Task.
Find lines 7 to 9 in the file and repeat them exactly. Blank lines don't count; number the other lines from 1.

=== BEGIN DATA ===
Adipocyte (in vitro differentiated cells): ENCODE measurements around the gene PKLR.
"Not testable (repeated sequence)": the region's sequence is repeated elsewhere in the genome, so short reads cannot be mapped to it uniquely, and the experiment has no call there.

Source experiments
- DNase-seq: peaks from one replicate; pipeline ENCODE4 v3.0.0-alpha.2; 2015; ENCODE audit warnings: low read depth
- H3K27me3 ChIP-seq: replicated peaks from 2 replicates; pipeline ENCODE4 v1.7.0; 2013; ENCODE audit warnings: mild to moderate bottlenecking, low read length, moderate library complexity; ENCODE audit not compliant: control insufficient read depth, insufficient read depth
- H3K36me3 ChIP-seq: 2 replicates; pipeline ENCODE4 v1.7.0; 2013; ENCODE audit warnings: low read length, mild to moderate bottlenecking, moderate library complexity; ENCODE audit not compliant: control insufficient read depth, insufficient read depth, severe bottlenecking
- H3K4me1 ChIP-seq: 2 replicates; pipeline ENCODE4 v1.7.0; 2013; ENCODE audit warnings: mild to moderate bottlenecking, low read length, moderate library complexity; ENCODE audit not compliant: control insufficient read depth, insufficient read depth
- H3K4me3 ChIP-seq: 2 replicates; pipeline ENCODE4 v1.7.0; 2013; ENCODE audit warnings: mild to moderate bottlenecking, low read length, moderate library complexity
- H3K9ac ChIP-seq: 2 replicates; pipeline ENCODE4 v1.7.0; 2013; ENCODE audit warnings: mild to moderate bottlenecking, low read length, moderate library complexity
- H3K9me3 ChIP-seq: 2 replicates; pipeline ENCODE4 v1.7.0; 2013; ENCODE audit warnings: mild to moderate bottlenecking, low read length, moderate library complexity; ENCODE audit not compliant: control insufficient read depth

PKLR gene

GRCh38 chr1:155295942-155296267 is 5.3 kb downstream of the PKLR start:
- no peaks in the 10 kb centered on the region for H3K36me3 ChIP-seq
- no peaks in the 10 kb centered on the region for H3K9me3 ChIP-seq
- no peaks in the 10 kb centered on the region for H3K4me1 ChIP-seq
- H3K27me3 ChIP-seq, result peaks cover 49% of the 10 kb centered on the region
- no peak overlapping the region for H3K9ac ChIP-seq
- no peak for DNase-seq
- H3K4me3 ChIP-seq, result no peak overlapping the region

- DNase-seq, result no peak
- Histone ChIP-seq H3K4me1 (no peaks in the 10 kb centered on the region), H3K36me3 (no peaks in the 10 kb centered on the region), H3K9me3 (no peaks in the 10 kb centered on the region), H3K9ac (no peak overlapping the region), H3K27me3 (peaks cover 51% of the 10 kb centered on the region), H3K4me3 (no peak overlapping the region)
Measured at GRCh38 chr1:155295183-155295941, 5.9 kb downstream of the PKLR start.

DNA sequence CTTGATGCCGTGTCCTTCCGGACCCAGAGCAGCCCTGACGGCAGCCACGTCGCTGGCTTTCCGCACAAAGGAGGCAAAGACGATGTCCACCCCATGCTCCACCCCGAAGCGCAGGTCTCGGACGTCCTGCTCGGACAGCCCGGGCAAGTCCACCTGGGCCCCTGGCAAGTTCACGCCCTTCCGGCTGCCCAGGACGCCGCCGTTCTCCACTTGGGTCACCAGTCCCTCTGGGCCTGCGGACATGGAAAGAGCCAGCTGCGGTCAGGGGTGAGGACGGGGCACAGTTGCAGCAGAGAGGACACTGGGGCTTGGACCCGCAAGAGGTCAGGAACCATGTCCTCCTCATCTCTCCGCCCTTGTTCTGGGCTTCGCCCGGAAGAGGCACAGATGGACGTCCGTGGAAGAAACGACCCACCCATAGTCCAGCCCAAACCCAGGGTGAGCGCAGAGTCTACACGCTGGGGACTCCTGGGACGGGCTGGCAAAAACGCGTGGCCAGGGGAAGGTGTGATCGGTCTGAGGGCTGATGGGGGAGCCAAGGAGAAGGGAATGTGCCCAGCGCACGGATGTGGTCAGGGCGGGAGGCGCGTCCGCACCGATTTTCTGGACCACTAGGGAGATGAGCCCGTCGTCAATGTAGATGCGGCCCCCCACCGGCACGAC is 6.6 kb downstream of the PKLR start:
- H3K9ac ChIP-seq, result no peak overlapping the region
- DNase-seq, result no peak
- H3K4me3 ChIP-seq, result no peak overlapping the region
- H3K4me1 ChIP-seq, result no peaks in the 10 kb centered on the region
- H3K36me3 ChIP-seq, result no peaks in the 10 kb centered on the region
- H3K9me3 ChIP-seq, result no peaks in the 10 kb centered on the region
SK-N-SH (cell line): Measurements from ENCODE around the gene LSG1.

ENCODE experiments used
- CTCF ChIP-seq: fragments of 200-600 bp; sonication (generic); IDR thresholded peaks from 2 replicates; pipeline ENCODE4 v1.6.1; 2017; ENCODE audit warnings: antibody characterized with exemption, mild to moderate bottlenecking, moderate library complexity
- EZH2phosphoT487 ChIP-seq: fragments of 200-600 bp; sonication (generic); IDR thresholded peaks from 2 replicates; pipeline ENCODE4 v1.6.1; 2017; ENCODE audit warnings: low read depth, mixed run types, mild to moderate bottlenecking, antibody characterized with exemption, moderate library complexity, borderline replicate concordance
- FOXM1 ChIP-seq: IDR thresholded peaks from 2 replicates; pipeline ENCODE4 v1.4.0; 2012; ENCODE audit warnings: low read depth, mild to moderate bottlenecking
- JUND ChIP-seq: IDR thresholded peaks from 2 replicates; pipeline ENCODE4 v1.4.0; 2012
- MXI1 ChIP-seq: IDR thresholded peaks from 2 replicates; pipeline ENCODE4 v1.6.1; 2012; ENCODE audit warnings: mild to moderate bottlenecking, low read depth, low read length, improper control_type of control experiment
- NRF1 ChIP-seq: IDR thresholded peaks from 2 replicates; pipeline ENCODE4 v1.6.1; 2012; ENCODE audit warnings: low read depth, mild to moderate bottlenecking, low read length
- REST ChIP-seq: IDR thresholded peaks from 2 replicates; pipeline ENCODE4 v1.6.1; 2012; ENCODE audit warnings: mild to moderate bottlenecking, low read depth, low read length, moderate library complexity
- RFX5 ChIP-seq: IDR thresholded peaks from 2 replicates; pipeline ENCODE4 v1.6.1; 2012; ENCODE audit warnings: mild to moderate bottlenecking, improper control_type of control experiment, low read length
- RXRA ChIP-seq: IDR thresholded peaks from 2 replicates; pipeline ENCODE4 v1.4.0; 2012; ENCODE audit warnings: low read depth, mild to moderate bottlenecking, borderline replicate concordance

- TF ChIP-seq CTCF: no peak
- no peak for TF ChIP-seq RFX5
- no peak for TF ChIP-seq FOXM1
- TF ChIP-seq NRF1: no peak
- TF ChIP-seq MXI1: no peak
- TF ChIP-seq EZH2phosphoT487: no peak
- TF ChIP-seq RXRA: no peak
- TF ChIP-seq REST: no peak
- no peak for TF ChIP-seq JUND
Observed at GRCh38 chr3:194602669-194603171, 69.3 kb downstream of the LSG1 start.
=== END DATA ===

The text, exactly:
- H3K4me1 ChIP-seq: 2 replicates; pipeline ENCODE4 v1.7.0; 2013; ENCODE audit warnings: mild to moderate bottlenecking, low read length, moderate library complexity; ENCODE audit not compliant: control insufficient read depth, insufficient read depth
- H3K4me3 ChIP-seq: 2 replicates; pipeline ENCODE4 v1.7.0; 2013; ENCODE audit warnings: mild to moderate bottlenecking, low read length, moderate library complexity
- H3K9ac ChIP-seq: 2 replicates; pipeline ENCODE4 v1.7.0; 2013; ENCODE audit warnings: mild to moderate bottlenecking, low read length, moderate library complexity